You can call meta descriptions the unsung heroes of SEO. They’re sometimes taken for granted because marketers don’t always appreciate their power as a factor in organic search traffic. Many get focused on other aspects of on-page SEO like keywords and title tags. Then, they focus on off-page SEO, like building up a strong backlink profile through guest posting and outreach.
So, how exactly do meta descriptions help your website get more organic traffic?
It’s simple: meta descriptions are crucial in persuading searchers to click through to your site, combining search intent with relevance. Think of them as your opportunity to catch the attention of potential visitors by clearly telling them that your webpage has the most relevant result for what they’re looking for.
From the backend perspective, the meta description is the short piece of text that shows up as a meta tag in a page’s HTML code. It offers a quick explanation of what a specific page is about.
From the user perspective, the meta description is that short description you see under the title tag and page slug for each search result in the SERPs. The title tag is the iteration of a page’s headline that’s included in the page’s HTML code; it doesn’t necessarily have to match the headline you see on the page. The slug is the URL of the page. Together with the title tag and slug, the meta description is part of the snippet that you encounter on the SERPs.
Other places on the web also show parts of the snippet:
Meta descriptions can be unique in that they are written specifically to describe the page to people on search engines, or search engines can simply pull them straight from the page’s main body copy.
Here’s what SEOblog’s meta description for its homepage looks like:
If you right-click on SEOblog’s homepage and then click on “View Page Source,” you’ll see the page’s code and the added meta description:
<meta name=”description” content=”SEOblog is a search engine marketing community, a directory listing the best SEO companies, and home of the most useful SEO articles, guides and tutorials from internet marketing experts around the world.” />
Searchers on the web have to sift through a lot of information to find the most relevant website that gives them what they’re looking for and answers their questions. Think of your meta description as an advertisement of why your website will satisfy their search intent. You’re telling them, “here’s the reason my website will provide you with the most relevant content, based on your search keywords.”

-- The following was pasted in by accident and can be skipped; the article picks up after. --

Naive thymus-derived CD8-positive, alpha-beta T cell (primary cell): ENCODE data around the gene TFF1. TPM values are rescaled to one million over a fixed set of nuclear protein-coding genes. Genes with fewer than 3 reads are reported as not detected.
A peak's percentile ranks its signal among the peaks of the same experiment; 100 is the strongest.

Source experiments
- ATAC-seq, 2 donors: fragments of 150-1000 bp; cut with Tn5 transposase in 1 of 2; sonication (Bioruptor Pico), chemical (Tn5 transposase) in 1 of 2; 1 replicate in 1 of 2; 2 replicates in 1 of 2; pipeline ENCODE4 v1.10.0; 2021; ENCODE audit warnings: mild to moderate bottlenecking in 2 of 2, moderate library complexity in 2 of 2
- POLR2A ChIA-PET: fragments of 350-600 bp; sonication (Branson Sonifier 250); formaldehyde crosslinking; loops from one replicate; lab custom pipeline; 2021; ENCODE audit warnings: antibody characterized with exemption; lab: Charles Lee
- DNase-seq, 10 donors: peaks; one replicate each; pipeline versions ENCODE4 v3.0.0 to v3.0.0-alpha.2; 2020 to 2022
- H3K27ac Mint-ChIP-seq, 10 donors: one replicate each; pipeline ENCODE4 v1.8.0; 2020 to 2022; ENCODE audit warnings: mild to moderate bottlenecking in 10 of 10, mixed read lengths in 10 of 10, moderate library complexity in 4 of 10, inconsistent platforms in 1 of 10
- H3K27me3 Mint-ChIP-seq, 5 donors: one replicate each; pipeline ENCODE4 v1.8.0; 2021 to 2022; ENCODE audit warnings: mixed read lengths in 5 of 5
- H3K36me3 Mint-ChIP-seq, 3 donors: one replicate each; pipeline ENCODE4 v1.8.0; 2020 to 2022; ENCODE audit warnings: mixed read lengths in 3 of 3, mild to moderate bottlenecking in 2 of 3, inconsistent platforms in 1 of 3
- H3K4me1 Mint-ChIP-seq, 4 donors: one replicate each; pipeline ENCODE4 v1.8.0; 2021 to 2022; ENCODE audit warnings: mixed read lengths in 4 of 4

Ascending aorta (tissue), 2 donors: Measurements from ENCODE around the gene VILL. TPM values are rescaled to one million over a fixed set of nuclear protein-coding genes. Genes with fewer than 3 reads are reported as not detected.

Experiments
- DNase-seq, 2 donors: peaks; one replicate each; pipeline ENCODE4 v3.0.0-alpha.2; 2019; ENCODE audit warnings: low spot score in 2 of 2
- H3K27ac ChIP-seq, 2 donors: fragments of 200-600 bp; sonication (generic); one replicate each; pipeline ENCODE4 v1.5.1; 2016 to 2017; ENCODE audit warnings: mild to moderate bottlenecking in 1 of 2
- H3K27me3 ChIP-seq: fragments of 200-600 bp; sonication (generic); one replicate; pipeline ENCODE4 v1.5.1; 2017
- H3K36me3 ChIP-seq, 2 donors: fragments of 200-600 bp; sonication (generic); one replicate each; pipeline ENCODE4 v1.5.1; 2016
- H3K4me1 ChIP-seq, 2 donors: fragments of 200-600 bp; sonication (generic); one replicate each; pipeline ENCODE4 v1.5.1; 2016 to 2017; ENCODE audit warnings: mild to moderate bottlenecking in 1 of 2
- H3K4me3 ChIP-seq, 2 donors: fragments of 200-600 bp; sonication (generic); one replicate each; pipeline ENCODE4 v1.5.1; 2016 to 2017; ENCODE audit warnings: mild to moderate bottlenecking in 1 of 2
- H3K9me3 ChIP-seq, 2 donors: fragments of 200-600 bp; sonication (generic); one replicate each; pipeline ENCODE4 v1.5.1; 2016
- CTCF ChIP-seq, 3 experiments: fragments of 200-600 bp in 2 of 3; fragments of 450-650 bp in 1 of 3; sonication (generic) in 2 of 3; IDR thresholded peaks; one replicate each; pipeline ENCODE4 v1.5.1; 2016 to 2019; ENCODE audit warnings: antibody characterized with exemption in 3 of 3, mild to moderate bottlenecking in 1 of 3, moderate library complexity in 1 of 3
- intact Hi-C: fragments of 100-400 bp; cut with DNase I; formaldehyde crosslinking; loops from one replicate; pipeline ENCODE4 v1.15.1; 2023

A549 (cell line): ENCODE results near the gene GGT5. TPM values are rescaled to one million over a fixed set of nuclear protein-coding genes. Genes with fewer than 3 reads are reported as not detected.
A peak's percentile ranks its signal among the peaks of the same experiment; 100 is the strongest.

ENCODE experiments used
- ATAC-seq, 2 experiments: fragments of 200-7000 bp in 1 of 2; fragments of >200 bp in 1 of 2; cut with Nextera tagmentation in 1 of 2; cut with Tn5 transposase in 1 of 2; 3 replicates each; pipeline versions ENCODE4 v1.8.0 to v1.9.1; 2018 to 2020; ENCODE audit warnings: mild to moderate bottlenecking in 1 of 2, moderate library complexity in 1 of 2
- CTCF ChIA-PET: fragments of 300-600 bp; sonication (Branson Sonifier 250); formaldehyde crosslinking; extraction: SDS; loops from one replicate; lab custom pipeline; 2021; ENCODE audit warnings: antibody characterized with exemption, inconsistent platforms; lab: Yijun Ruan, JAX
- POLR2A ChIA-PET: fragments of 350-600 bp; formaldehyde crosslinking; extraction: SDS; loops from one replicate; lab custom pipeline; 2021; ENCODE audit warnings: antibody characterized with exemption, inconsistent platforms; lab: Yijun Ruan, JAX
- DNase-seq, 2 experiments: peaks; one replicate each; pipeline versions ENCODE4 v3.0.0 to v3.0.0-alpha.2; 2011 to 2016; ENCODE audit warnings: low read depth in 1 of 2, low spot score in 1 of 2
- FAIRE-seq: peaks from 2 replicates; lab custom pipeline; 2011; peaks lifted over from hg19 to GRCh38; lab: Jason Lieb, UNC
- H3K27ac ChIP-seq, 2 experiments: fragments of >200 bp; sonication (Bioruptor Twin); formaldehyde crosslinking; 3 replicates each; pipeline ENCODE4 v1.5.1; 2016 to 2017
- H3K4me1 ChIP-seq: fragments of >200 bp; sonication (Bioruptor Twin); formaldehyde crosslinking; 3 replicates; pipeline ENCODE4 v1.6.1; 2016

According to a study, about 75 percent of pages ranking in the top 10 have a meta description, so there’s a correlation between the presence of meta descriptions and higher SERP positions. The higher your SERP position, the higher your click-through rate.
And that brings me to my next point: more traffic.
The more traffic your website attracts, the higher your SERP position. This is borne out in a Semrush study, which concluded that direct website visits are the number one ranking factor for SERPs. Direct traffic beats out other important ranking factors like:
The link between direct visits and higher SERP rankings is more causative here.
Overall, it’s more accurate to look at meta descriptions not as directly producing better SEO performance, however. It’s more that meta descriptions indirectly lead to better SEO, by way of:
Your meta description needs to be persuasive, so the searcher clicks through to your website. It needs to be simple and quickly convey what your page is about.
Follow these best practices to write a successful description.
Meta descriptions are truncated if they’re too long, which becomes an issue since the most important information may get excluded. This is especially true on mobile, where screen limitations are greater. This begs the question: Is there an ideal length? Google’s limit is about 920px for desktop and 680px for mobile. This translates to an upper limit of roughly 158 characters on desktop and 110 on mobile.
In spite of this, a Semrush case study found that a longer description that was truncated resulted in a 36 percent increase in click-through rate. Nonetheless, play it safe by keeping your descriptions between 50 and 160 characters to fit them into any screen size without truncation.